by Yana Schottenstein
Geneva is one of the world’s most multicultural cities. With a population of nearly 200,000 people, over 20,000 new residents move into the city each year. Formally, the official language of Geneva (both the city and canton) is French. However, as a result of the city’s increasingly diverse population, Albanian, Arabic, Portuguese and Spanish are also commonly-spoken languages. In more recent years, as English-speaking foreigners move to Geneva to work in the bank sector, about 4.4% of the Geneva population are now English-speakers.
Today, there are more non-Francophones in Geneva than ever before. One major challenge is addressing the population’s needs, from accessing public resources to navigating street signage. The city of Geneva has been highly proactive in meeting its non-Francophone residents where they are.
As of December 2015, Geneva offers four information centers located throughout the city offering multilingual interpretation and translation services. They have also rolled out multilingual helplines through the information centers, accessible to the public. Through these new resources, Geneva offers all of its residents to access information regardless of the language they speak.
In efforts to further the city’s resources to non-Francophone residents, Geneva is developing a new translation plan. This plan includes the translation of various documents, administration programs and manuals into five languages: English, Portuguese, Spanish, Albanian and Arabic.
These five languages were chosen based on demographic studies for the Geneva population. The goal of implementing this translation plan is to help expatriate families to access public services and resources.
Such a widespread movement to increase public accessibility is admirable. Multilingual translations are a common hot-button issue in the interpreter/translator community today, particularly within the U.S. Based on the U.S. Census Bureau, it is estimated that about 25.1 million Americans speak English “less than very well”. If American cities were to roll out a translation plan similar to that in Geneva, this could mean an incredible expansion of accessibility to resources.
Non-English speaking families could have easier access to knowing how to reach public resources, such as the police, local Boards of Education, and voter information. Many Americans take these resources and services for granted, but for those who do not speak English fluently, reaching basic services can turn into a headache.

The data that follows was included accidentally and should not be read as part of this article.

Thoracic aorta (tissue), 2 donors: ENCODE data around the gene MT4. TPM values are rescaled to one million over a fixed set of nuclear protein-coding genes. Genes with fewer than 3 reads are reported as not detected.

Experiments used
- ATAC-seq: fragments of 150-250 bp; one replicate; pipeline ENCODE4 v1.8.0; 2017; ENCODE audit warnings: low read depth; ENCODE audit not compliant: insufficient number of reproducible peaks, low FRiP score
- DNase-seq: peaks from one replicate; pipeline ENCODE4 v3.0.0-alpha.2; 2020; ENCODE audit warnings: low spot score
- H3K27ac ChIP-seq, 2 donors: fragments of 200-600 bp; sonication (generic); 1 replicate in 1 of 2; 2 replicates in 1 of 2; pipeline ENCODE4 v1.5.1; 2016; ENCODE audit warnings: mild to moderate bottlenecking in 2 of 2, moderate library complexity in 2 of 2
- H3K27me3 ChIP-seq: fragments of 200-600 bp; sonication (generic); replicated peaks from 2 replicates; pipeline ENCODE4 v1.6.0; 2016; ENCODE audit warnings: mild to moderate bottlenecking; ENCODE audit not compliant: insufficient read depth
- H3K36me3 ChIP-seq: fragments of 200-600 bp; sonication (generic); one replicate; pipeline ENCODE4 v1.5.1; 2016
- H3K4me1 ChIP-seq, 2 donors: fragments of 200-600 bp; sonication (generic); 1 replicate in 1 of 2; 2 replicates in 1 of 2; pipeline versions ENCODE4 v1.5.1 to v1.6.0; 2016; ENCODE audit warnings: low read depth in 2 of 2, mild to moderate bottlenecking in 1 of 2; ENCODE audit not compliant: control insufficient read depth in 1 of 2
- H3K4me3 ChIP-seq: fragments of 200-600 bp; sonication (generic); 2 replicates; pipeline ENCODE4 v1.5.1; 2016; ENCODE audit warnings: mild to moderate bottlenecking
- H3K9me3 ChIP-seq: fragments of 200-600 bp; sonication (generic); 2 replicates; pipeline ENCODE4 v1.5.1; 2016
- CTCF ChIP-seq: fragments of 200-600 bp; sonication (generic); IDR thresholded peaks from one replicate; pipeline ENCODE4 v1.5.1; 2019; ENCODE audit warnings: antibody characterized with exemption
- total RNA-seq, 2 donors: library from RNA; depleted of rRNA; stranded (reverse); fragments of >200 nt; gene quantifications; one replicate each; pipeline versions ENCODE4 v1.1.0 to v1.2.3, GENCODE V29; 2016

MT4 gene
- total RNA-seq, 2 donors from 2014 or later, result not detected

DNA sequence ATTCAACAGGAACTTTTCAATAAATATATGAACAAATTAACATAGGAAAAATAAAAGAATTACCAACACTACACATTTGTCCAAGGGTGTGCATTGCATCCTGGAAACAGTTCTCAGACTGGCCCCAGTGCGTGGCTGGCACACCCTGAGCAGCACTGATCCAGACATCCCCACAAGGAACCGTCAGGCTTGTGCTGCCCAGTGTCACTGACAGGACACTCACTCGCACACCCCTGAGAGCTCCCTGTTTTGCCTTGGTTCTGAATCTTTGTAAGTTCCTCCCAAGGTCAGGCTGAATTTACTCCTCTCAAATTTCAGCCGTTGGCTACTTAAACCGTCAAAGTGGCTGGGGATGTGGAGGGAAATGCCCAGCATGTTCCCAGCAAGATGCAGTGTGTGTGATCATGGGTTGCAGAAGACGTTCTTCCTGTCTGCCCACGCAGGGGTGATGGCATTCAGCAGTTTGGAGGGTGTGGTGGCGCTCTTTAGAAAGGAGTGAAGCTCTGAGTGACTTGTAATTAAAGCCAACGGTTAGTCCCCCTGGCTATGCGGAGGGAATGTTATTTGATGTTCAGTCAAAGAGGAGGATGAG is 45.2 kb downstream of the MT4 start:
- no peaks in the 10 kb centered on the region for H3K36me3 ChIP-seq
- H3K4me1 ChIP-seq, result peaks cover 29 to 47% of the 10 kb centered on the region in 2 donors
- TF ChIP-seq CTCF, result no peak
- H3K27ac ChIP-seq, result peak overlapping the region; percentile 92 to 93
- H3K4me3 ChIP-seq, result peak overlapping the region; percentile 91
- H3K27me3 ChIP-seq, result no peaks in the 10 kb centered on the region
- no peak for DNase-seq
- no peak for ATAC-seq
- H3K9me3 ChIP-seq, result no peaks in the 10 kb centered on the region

Of course, there are a few movements in place to remedy this gap in accessibility. Some establishments now offer signage in languages other than English, and it is increasingly common for organizations to offer tele-interpretation services to their customers.
As we shift toward a more diverse, globally aware culture, it is imperative that we continue working to dismantle language barriers and create multilingual accessibility for all populations.
Yana Schottenstein, founder of Access 2 Interpreters, contributed content to this article. Access 2 Interpreters is a leading translation and interpretation company in Columbus, Ohio, USA.
Writing systems | Language and languages | Language learning | Pronunciation | Learning vocabulary | Language acquisition | Motivation and reasons to learn languages | Arabic | Basque | Celtic languages | Chinese | English | Esperanto | French | German | Greek | Hebrew | Indonesian | Italian | Japanese | Korean | Latin | Portuguese | Russian | Sign Languages | Spanish | Swedish | Other languages | Minority and endangered languages | Constructed languages (conlangs) | Reviews of language courses and books | Language learning apps | Teaching languages | Languages and careers | Being and becoming bilingual | Language and culture | Language development and disorders | Translation and interpreting | Multilingual websites, databases and coding | History | Travel | Food | Other topics | Spoof articles | How to submit an article
Why not share this page:
If you need to type in many different languages, the Q International Keyboard can help. It enables you to type almost any language that uses the Latin, Cyrillic or Greek alphabets, and is free.
Note: all links on this site to Amazon.com, Amazon.co.uk and Amazon.fr are affiliate links. This means I earn a commission if you click on any of them and buy something. So by clicking on these links you can help to support this site.